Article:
Beyond this point the Krebs cycle supplies the majority of energy requirements but slow glycolysis still makes a significant contribution. In fact, slow glycolysis is an important metabolic pathway even during events lasting several hours or more (2).
F: at least 3 days, preferably on most days of the week, depending on exercise tolerance, intensity, fitness and other health goals and types of exercise. Multiple short 1-10 min sessions may be prescribed.
I: 40-80% of exercise capacity using HRR, VO2R or VO2peak
RPE of 11-16 on Borg scale
Should be prescribed at a HR below the ischemic threshold
Time: Warm up and cool-down 5-10 mins, including static stretching, ROM, and light intensity (less than 40% VO2R, less than 64% peak HR or less than 11 RPE). Goal is 20-60 min of conditioning phase. May begin with as little as 5-10 min aerobic exercise with gradual increase of 1-5 min per session or 10-20% increase in time per week.
T: rhythmic, large muscle group activities with an emphasis on increased caloric expenditure for maintenance of a healthy body weight. Include upper and lower extremities. May include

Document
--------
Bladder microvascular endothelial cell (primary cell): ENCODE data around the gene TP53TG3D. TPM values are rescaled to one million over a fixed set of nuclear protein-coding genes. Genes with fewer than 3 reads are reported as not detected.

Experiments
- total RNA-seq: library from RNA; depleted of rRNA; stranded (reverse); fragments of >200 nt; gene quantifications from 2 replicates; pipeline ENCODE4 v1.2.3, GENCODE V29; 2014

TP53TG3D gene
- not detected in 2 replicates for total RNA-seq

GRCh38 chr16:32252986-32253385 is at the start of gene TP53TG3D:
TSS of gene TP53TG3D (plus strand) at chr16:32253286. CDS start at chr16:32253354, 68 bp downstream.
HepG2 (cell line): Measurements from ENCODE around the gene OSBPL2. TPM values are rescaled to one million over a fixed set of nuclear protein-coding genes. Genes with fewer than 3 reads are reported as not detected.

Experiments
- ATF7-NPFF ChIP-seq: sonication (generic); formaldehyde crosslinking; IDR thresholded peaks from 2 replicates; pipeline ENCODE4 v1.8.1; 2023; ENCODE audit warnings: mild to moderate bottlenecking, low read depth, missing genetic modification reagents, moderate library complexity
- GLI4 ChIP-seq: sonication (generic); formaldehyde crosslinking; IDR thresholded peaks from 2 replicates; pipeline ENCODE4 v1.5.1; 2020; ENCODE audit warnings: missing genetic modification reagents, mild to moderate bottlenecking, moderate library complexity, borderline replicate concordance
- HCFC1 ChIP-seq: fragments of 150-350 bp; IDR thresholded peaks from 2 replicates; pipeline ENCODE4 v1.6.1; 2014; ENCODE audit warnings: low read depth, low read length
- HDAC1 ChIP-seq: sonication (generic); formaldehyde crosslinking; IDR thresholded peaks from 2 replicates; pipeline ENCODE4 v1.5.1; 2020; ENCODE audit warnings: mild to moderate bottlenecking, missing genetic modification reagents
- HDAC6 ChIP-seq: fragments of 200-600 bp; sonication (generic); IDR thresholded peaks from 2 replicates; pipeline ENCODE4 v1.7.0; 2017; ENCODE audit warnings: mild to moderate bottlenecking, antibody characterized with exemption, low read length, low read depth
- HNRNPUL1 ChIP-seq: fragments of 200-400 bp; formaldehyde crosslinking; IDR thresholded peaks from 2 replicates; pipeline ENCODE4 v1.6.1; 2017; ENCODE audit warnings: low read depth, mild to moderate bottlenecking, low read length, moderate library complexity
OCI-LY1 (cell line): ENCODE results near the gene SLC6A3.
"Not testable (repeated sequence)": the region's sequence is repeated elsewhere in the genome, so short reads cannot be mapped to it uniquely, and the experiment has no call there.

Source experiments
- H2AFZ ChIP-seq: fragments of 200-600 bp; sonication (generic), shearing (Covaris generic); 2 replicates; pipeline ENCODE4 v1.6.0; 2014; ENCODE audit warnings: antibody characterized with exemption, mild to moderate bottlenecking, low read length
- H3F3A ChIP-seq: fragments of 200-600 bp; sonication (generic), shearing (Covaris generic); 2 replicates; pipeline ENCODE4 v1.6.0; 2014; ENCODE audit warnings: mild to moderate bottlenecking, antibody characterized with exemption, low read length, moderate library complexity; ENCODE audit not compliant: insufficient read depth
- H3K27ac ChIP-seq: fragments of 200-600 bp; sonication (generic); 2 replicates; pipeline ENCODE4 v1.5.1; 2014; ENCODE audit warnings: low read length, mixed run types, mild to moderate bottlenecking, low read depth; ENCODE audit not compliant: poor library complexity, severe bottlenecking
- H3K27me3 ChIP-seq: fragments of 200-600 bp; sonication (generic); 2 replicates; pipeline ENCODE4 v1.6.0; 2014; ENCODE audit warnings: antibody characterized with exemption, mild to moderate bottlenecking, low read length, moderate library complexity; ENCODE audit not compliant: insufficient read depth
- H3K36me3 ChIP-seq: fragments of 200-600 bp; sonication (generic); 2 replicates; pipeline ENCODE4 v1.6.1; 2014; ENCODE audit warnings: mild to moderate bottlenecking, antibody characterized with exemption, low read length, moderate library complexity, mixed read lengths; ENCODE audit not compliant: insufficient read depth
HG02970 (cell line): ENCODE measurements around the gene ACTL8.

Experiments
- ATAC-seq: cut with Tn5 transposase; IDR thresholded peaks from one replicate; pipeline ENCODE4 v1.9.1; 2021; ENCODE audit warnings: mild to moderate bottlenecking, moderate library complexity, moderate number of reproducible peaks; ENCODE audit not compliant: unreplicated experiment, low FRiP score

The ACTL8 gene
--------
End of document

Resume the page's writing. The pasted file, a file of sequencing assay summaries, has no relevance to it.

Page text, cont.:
Dual action cycle ergometers
Treadmill for walking
AIT is promising but has not been well enough studied to recommend--seems to increase improvements in these patients
Progression: no standard format--individualized to patient's tolerence
Acute mountain sickness: most common, headache, nausea, fatigue, decreased appetite, poor sleep. Severe cases: poor balance and mild swelling in the hands, feet or face. Develops within first 24 hours of exposure. Recovery in most individuals is 24-48 hours after symptoms peak. Much more likely to occur with rapid ascent to very high altitudes
High altitutude cerebral edema: potentially fatal, but uncommon. Less than 2% of individuals ascending greater than 12,000 Ft. Exacerbated, unresolved, severe AMS. Occurs in individuals who have AMS and continue to ascend.
High altitude pulmonary edema: also potentially fatal, occurs in less than 10% of those ascending 12,000 Ft. More common in those that repeatedly ascend and descend and exercise strenuously. Blue lips and nail beds may present. Crackles and rales in lungs may lead to increased susceptibility.